Greetings and welcome to this week’s edition of 401k Real Talk. This is Fred Barstein contributing editor at WealthManagement.com’s RPA Edge and CEO at TRAU, TPSU & 401kTV - I review all of last week’s stories and select the 5 most important and interesting ones providing open honest and candid discussion you will not get anyway else. So let’s get real!
The DOL’s new Retirement Security Rule continues to be the hot topic of discussion as the industry digests the 500 page regulation. At the recent C(k)P training at UCLA, Fred Reish, who actually read the rule twice, explained that it is expected to become law next summer with applicability at the beginning of 2025 though lawsuits cd extend that until as late as 2028. Notably, a new administration cd not wipe out the rule without going through proper procedures but it cd decide not to defend it in court.
Along with changing the 5 part test eliminating the need for an ongoing relationship, the rule eliminates the 84-24 exemption for agents employed by insurance companies like Northwestern Mutual or MassMutual now treated as fiduciaries under the 4 part test, but would still apply to independent agents.
Fred noted that advisors wd be considered fiduciaries if they have discretion, say they are a fiduciary, the investor cd reasonably believe that the advice is individualized, and is believed to be in their best interest.
Meanwhile many associations called for more than 60 days to comment - NAPA defended fixed income annuities called out by the DOL and the Senate Education & Workforce Committee made snarky comments calling it the Retirement “Insecurity” Rule.
Just as the new DOL rule may inhibit IRA rollovers to higher cost funds, Morningstar and Envestnet have announced a new managed account service using Matrix as the custodian leveraging IRALOGIX’s institutionally priced investments.
Morningstar will leverage their managed account platform while Envestnet will provide fund selection and model portfolio services targeting smaller IRA accounts most without an advisor.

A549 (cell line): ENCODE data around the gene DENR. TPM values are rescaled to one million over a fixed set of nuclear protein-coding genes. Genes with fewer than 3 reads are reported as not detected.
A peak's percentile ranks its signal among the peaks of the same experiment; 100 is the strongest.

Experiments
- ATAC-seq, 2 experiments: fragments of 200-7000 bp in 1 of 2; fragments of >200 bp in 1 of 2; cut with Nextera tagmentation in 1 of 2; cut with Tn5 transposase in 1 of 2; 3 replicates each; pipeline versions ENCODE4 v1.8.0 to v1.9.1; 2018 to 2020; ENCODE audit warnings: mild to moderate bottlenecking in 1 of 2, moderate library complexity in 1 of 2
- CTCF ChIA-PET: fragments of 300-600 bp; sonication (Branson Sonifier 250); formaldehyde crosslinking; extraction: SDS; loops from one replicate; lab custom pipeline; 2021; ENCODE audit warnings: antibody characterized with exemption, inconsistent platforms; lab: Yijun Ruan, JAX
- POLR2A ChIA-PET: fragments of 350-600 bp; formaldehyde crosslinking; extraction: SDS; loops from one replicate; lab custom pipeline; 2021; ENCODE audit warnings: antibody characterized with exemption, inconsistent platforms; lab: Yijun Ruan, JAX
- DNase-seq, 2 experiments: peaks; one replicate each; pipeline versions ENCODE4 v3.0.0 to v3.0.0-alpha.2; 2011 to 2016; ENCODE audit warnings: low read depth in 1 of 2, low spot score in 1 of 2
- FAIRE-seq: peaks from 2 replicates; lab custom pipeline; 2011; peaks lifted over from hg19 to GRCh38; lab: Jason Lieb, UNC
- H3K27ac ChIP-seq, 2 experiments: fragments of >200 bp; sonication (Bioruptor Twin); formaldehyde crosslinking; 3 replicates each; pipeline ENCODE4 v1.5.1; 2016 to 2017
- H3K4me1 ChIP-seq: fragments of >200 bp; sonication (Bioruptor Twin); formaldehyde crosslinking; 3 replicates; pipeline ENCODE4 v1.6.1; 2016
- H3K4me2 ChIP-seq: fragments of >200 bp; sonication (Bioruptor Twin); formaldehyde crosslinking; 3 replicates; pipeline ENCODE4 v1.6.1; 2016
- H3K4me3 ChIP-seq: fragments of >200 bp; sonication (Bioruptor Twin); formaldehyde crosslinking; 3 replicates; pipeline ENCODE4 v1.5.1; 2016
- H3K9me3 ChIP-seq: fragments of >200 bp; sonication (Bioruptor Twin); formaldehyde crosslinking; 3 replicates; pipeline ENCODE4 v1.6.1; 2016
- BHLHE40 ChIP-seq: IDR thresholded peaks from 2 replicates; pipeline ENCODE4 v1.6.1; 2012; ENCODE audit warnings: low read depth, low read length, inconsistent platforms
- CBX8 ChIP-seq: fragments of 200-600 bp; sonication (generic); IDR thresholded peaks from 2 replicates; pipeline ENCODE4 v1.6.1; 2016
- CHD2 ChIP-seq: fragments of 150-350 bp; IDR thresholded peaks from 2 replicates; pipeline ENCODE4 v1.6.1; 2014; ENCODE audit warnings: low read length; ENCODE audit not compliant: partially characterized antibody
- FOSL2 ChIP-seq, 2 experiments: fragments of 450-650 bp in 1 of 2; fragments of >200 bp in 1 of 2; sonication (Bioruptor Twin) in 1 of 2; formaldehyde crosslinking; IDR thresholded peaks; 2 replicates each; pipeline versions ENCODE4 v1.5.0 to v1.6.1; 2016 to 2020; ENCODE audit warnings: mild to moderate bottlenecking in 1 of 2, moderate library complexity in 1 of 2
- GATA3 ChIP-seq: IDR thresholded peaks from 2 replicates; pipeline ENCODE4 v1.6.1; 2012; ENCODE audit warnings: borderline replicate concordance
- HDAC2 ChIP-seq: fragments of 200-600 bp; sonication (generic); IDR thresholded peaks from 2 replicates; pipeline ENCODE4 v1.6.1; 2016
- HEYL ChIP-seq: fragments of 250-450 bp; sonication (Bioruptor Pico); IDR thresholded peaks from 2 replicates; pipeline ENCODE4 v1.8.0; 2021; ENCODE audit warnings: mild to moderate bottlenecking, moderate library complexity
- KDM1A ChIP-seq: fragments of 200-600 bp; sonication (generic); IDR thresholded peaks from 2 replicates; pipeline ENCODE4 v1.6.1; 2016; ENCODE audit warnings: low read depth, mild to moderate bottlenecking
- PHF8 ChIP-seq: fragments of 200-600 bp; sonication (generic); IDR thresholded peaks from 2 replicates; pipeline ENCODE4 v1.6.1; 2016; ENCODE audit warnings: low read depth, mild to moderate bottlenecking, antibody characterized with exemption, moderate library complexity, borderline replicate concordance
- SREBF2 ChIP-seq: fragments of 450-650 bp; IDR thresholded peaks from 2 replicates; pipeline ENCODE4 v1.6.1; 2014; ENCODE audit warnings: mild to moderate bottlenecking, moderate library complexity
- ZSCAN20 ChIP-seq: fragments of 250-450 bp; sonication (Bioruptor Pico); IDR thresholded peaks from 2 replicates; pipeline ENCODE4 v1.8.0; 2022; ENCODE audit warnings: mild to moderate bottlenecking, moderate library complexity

The Portability Service Network has gone live with 3 of the 6 founding members including Alight, Vanguard and Fidelity with the other 3, Principal, Empower and TIAA expected to be on board by the end of 2024.
The Network’s first mission is to facilitate automatic transfer of low balance accounts. The DOL is required to create a lost and found database by the beginning of 2025.
And while the Network is just creating a data exchange and protocol for small balance transfers, there is hope that these providers, along with other record keepers expected to join, can figure out transferability issues that are inhibiting the adoption of retirement income, as well as a way to safely share participants data with advisors to fuel financial wellness services.
Meanwhile, the initial launch, facilitated by the Retirement Clearing House, is a great beginning not just for the Portability Service Network but for the entire DCindustry.
Driven by lower costs, CITs have overtaken mutual funds in DC plans accounting for 36% of assets in 2022 compared to 34% for mutual funds according to a Cerulli report – in 2021 mutual funds had 37% compared to 35% in CITs. Cerulli noted that respondents wanted more training on CITs.
While the majority of CIT assets are in the institutional market, retail plans managed by RPAs are growing quickly led by Great Gray, formerly Wilmington Trust.
While no case has ruled that plans not using lower priced CITs with the same strategy as the mutual fund is an issue, given the expanding nature of ERISA lawsuits and growing use of CITs, it wd not be a surprise.
After years of telling the inexperienced financial advisors that they should stay away from defined contribution plans because of the complexity and fiduciary liability, the DC industry is now desperately trying to “activate them.”
So why now?
With the explosion of DC plans, which is only expected to accelerate, there is no way that the 13,000 DC specialists can handle all these new plans.
Read my recent column about why wealth advisors are expected to start paying more attention to DC plans and how that could affect RPAs.
So those were the most important stories from the past week. I listed a few other stories I thought were worth reading covering:
- Millions of COVID-19 retirees are not returning to the workplace as expected
- ADP will be offering annuities through Hueler
- A lawsuit by United Airlines was filed against an advisory service
- How AI could lead to greater fraud, and
- More news about the DOL Retirement Security Rule
Please let me know if I missed anything or if you have any comments. Otherwise, I look forward to speaking with you next week on 401(k) Real Talk.